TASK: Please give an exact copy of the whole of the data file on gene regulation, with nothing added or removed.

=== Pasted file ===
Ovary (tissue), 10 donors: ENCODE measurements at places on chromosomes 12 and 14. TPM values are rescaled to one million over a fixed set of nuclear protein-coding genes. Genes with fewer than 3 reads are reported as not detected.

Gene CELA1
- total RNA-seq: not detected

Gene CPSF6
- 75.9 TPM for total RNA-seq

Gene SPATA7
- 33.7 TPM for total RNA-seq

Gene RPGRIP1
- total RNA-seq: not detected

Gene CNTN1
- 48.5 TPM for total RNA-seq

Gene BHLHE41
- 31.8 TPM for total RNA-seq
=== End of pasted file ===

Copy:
Ovary (tissue), 10 donors: ENCODE measurements at places on chromosomes 12 and 14. TPM values are rescaled to one million over a fixed set of nuclear protein-coding genes. Genes with fewer than 3 reads are reported as not detected.

Gene CELA1
- total RNA-seq: not detected

Gene CPSF6
- 75.9 TPM for total RNA-seq

Gene SPATA7
- 33.7 TPM for total RNA-seq

Gene RPGRIP1
- total RNA-seq: not detected

Gene CNTN1
- 48.5 TPM for total RNA-seq

Gene BHLHE41
- 31.8 TPM for total RNA-seq